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Harl
Harling is a rough-cast wall finish consisting of lime and aggregate, notable for its rough texture.[1] Many castles and other buildings in Scotland and Ulster have walls finished with harling. It is also used on contemporary buildings, where it protects against the wet Scottish and Ulster climates and eliminates the need for paint. Harling as a process covers stonework using a plastering process involving a slurry of small pebbles or fine chips of stone. After a wall is complete and has been pointed and allowed to cure then a base of lime render is applied to the bare stone. While this render is still wet a specially shaped trowel is used to throw the pebbles onto the lime surface, which are then lightly pressed into it. Harl, being mostly lime render, cures chemically rather than simply drying
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Stirling

Stirling (/ˈstɜːrlɪŋ/; Scots: Stirlin; Scottish Gaelic: Sruighlea [ˈs̪t̪ɾuʝlə]) is a city in central Scotland, 26 miles (42 km) north-east of Glasgow and 37 miles (60 km) north-west of the Scottish capital, Edinburgh. The market town, surrounded by rich farmland, grew up connecting the royal citadel, the medieval old town with its merchants and tradesmen,[4] the Old Bridge and the port. Located on the River Forth, Stirling is the administrative centre for the Stirling council area, and is traditionally the county town of Stirlingshire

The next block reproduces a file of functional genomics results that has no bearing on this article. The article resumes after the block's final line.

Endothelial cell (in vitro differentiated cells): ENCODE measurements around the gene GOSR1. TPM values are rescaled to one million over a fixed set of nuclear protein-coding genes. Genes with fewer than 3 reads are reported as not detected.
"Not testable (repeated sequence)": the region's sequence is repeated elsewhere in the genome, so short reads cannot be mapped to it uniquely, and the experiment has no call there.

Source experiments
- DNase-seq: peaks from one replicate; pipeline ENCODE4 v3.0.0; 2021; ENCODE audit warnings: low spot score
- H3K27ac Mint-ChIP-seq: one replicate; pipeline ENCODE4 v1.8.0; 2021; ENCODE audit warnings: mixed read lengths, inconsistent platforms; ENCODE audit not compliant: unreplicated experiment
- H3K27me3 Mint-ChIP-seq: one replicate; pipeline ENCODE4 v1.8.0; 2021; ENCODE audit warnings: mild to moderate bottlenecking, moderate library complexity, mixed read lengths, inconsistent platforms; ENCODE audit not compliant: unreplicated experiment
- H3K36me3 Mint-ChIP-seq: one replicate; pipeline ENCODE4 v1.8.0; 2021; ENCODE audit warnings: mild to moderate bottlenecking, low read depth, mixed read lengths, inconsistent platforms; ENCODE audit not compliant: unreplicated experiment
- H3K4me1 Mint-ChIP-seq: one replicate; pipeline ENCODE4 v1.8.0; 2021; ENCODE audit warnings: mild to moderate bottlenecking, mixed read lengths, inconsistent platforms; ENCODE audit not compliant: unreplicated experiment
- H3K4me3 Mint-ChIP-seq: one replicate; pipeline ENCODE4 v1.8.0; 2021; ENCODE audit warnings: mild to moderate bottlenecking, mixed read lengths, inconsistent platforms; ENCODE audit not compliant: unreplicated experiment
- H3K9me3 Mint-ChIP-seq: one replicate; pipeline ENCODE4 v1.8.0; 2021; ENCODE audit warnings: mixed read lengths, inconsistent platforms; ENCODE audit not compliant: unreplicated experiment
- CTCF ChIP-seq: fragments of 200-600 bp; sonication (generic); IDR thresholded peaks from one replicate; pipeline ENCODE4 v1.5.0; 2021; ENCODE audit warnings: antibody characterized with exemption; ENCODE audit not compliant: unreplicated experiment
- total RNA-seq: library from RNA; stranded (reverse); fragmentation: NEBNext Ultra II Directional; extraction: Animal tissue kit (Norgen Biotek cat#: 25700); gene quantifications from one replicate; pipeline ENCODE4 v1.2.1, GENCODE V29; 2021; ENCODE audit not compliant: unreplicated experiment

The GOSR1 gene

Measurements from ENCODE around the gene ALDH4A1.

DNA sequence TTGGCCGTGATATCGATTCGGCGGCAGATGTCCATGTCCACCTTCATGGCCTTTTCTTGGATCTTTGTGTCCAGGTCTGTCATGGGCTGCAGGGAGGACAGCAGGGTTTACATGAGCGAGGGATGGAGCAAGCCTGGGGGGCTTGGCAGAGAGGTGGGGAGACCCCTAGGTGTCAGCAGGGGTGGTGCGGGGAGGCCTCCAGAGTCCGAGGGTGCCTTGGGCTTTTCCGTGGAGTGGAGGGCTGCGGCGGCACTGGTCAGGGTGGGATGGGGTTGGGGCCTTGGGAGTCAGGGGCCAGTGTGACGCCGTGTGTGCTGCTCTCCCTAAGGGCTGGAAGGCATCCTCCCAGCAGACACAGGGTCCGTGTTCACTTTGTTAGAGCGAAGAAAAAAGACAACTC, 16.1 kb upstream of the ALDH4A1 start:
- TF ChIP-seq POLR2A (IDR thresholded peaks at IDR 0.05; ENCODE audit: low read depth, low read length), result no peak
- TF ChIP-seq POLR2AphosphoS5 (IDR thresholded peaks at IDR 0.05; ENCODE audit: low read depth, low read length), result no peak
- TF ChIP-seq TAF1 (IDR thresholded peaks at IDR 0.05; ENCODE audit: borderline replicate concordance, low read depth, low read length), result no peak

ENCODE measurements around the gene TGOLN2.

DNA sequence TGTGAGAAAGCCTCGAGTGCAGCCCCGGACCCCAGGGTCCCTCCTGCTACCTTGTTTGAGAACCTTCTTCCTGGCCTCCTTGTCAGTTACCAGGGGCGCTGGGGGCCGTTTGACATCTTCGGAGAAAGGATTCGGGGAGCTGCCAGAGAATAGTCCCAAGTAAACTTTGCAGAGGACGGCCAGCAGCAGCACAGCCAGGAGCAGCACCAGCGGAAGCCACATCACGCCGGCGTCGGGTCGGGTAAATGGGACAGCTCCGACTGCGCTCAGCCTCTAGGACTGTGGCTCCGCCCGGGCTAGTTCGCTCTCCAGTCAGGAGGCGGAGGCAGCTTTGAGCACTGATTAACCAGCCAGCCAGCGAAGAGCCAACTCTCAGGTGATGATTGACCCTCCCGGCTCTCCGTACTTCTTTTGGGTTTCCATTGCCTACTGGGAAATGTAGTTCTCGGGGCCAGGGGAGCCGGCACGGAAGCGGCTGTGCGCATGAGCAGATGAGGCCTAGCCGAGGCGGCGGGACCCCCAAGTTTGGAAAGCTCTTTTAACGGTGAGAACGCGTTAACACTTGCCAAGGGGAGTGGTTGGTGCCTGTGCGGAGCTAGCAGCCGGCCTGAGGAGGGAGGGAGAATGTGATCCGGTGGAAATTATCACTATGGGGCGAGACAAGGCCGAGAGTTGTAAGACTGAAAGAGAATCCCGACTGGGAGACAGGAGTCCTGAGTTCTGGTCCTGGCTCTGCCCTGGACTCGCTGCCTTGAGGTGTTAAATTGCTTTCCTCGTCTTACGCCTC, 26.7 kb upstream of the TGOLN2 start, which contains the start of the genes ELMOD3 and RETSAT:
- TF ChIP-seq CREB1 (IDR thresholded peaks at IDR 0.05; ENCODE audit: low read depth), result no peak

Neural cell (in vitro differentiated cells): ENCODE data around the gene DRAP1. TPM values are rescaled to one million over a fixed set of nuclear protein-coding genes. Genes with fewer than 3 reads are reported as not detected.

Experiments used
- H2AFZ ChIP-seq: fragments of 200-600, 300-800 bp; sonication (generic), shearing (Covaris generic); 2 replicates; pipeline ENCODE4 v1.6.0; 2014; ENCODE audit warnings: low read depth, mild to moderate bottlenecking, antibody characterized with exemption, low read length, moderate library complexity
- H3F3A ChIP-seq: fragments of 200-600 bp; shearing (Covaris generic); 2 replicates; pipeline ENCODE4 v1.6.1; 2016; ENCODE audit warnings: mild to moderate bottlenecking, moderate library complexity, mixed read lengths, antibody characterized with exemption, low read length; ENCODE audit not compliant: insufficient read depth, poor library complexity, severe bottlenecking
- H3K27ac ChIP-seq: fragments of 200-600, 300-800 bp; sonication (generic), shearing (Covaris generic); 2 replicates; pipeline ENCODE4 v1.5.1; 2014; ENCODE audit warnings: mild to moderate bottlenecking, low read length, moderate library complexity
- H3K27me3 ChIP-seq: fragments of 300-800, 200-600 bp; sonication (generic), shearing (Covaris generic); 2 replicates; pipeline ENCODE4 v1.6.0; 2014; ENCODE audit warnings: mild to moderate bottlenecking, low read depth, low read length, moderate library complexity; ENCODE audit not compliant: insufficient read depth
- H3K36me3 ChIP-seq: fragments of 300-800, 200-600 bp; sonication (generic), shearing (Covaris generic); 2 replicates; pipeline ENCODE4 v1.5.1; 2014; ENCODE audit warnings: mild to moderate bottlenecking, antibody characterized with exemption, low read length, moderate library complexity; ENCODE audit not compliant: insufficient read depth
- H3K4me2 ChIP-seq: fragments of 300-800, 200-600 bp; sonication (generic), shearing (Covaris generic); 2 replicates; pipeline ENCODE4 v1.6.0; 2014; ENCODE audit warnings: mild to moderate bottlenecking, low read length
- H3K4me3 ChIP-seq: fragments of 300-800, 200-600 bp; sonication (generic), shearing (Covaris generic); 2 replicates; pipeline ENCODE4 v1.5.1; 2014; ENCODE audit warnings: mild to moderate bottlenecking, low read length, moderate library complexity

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Fife

Fife (/ff/, Scottish English[fɐi̯f]; Scottish Gaelic: Fìobha, IPA: [fiːvə]; Scots: Fife) is a council area, historic county, registration county and lieutenancy area of Scotland. It is situated between the Firth of Tay and the Firth of Forth, with inland boundaries to Perth and Kinross (i.e. the historic counties of Perthshire and Kinross-shire) and Clackmannanshire. By custom it is widely held to have been one of the major Pictish kingdoms, known as Fib, and is still commonly known as the Kingdom of Fife within Scotland. A person from Fife is known as a Fifer. Fife was a county of Scotland until 1975, having been the parliamentary constituency of Fife in the House of Commons of the United Kingdom until 1885 and the Fife constituency in the Parliament of Scotland until the Acts of Union 1707. In older documents it was very occasionally known by the anglicisation Fifeshire